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A Flexible Finish
American Cinematographer Magazine
New methods of compiling and tracking digital information about moving images may help cinematographers preserve the creative integrity of their work.

by Debra Kaufman

Metadata can most simply be defined as "detailed information about content." Though the term is relatively new, the concept is as old as film itself. Whether it's Post-it Notes stuck on film canisters, a cinematographer's diary or scribblings in the margins of a script, filmmakers have always found ways to convey information about the artistic intent of the captured images and sounds.

Nevertheless, this longstanding, informal metadata system has failed on more than one occasion to preserve the original intent of the director or cinematographer. Take Fritz Lang's Metropolis. It's well known that an "Americanized" version of the film so butchered Lang's original vision that he was moved to declare that the film no longer existed. At least nine truncated versions continue to float around the world, only a few of which were taken from the original film. "Unless there's a major discovery of film canisters in what was Grandma Lang's attic, that will probably be the case forever," says David Cunningham of Snell & Wilcox, a manufacturer of postproduction equipment and technologies. "Twenty-five percent or more is now thought to be lost."

Concerns about the abuse of artistic intent persist, and the ante is about to be upped. The adoption of digital processes and the advent of a hybrid film-digital workflow have increased dramatically the need for metadata that reliably conveys - and preserves - the creative intent of cinematographers. "When you disconnect the image from a known medium like film and go into the digital world, you end up with integers in a computer that mean nothing," explains Jim Sullivan, chief technology officer of Kodak Entertainment Imaging Services. "They're just storage locations. They don't carry any interpretation with them about how [the footage] was captured or is meant to be displayed. One thing that people learn quickly when they do digital image processing is that they have to carry definitional data along with the stored numbers in the computer."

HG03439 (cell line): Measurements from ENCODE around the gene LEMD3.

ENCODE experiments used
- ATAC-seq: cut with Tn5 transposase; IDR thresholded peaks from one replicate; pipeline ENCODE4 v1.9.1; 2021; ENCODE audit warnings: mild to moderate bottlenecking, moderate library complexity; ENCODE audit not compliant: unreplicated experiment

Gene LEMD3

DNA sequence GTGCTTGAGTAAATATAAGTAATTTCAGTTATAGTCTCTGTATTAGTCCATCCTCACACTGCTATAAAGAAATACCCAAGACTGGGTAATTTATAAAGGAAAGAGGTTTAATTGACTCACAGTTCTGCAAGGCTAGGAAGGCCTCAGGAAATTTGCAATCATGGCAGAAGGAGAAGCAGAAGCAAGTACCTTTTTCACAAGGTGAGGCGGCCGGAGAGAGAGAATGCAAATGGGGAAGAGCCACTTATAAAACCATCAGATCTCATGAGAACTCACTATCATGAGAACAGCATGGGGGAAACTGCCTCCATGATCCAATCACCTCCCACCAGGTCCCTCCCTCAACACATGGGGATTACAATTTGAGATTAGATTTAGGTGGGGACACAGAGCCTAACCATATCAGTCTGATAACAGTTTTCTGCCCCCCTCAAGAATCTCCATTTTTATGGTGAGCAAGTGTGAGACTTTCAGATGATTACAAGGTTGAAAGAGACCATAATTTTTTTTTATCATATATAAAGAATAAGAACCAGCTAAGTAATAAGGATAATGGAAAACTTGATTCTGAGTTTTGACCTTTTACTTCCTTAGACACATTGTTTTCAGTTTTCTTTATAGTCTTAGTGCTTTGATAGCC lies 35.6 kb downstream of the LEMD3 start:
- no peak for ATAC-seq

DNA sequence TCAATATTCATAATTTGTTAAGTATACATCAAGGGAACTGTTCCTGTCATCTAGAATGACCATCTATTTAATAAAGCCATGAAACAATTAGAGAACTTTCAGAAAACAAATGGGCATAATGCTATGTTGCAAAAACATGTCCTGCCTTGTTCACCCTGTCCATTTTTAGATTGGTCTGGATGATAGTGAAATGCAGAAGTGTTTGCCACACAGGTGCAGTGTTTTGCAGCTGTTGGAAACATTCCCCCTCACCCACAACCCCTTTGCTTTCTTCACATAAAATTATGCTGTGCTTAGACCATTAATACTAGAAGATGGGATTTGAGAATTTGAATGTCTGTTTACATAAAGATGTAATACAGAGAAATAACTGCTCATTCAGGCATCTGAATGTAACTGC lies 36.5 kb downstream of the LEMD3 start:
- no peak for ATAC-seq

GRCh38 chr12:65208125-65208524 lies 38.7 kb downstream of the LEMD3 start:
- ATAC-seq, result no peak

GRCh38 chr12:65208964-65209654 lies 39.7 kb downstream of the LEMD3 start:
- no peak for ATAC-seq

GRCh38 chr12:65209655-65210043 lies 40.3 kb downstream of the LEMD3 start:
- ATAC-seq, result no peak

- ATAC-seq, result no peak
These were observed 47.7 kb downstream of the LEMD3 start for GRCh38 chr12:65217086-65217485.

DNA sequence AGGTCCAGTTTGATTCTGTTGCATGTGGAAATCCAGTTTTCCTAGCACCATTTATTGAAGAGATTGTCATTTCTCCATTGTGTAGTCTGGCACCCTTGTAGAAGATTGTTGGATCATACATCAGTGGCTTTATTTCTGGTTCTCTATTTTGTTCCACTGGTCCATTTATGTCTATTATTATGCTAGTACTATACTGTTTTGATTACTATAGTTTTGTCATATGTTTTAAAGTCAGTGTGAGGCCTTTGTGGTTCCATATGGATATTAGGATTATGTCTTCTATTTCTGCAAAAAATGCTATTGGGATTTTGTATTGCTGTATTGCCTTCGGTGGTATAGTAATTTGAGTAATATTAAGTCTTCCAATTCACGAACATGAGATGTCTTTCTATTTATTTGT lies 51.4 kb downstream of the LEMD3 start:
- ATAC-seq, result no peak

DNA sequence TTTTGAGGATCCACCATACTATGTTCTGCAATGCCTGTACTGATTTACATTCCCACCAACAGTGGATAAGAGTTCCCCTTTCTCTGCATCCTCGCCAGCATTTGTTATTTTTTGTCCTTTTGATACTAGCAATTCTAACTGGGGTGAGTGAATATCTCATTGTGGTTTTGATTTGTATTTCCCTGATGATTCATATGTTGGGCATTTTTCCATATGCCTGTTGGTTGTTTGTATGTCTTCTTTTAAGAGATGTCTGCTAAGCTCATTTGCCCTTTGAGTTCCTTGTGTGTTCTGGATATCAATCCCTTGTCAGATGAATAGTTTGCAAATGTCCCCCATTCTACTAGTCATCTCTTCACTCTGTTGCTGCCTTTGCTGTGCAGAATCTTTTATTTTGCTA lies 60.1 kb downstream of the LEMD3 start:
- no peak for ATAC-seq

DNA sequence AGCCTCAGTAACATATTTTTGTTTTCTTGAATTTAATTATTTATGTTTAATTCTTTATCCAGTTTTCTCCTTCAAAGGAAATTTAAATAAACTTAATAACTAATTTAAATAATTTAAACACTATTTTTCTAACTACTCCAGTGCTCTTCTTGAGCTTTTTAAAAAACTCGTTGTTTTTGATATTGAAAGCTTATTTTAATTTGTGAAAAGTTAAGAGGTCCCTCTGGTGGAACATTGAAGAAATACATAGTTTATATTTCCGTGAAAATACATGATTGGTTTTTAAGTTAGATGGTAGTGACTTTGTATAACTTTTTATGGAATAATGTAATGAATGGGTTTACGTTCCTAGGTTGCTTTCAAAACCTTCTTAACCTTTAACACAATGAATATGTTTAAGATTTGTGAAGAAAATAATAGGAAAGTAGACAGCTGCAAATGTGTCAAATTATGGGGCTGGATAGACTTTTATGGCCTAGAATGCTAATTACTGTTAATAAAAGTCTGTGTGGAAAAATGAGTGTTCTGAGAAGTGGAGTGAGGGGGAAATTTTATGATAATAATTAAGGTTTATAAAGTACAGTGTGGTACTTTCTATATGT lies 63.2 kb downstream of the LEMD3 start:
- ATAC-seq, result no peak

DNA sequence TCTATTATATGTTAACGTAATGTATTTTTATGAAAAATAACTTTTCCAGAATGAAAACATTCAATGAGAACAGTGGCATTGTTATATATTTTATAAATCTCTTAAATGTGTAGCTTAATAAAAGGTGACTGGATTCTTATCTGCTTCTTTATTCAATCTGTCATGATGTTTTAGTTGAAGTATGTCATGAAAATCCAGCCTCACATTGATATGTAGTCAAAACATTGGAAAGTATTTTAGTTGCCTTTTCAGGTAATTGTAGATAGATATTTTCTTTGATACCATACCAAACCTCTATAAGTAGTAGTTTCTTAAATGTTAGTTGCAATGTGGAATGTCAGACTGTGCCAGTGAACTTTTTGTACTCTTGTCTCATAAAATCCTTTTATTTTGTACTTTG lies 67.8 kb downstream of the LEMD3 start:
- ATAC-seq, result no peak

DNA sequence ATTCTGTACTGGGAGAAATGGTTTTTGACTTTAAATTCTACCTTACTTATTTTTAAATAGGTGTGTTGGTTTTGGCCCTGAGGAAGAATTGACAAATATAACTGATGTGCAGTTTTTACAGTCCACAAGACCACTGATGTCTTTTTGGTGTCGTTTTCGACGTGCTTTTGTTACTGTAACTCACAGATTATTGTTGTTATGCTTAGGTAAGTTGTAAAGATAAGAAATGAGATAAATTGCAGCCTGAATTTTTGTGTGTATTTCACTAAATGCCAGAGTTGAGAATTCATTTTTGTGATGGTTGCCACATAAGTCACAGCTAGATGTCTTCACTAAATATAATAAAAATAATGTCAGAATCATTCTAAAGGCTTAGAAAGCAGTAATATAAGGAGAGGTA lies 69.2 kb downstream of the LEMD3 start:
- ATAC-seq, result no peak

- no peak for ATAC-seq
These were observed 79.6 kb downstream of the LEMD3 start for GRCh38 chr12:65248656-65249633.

The hybrid film-digital workflow has also changed a familiar postproduction workflow. Even if they're acquired on film, images are now handled and manipulated by numerous digital devices that convert, compress and translate color space, resolution and every other factor that makes up an image. In a perfect world, metadata will keep track of what happens to each image at each stage of the process. In turn, this makes it possible to track changes, end up with a filmout or digital projection that looks the way the cinematographer meant it to look, and to archive the finished product with a permanent record of the artistic intent.

As it stands today, however, the industry is nowhere close to this goal. "We're at a worse level of interoperability than we were 15 years ago," says Mark Horton, market development manager for Quantel. "Now you have so many different acquisition formats, so many different postproduction possibilities and so many delivery formats that you don't have the clear baseline understanding that was previously the case. Digital has opened up all of these new possibilities, but it has also thrown up new workflow issues."

Until now, cinematographers have had no voice in determining the kinds of information that will be contained in metadata, as standardizing bodies create definitions of metadata based on feedback from a membership largely composed of engineers, manufacturers, broadcasters and, to some degree, the motion-picture studios. If cinematographers' concerns are to be addressed, the time is now, while the metadata standard is still in the process of being created.

The ASC Technology Committee is doing just that. Chairman Curtis Clark, ASC points out that the committee (which includes representatives from Disney, Paramount, Universal and Warner Bros. studios) is examining a variety of issues related to digital imaging, from cameras to the digital-intermediate process, and is working with both the Society of Motion Picture and Television Engineers (SMPTE) and the studio-led Digital Cinema Initiative (DCI) to ensure that cinematographer's concerns are addressed. Metadata is one of those issues. "We are playing a role in the development of metadata," says Clark. "We're critically aware of the issues. Metadata is a significant part of the much bigger challenge, which is understanding the management of images within the hybrid process, and we need to be able to make recommendations for the best practices."

At its July meeting, the Technology Committee formed a sub-committee focusing on metadata. This group is headed by Isaac V. Kerlow, director of digital production and talent in the Corporate New Technology and Development group of the Walt Disney Company.

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© 2003 American Cinematographer.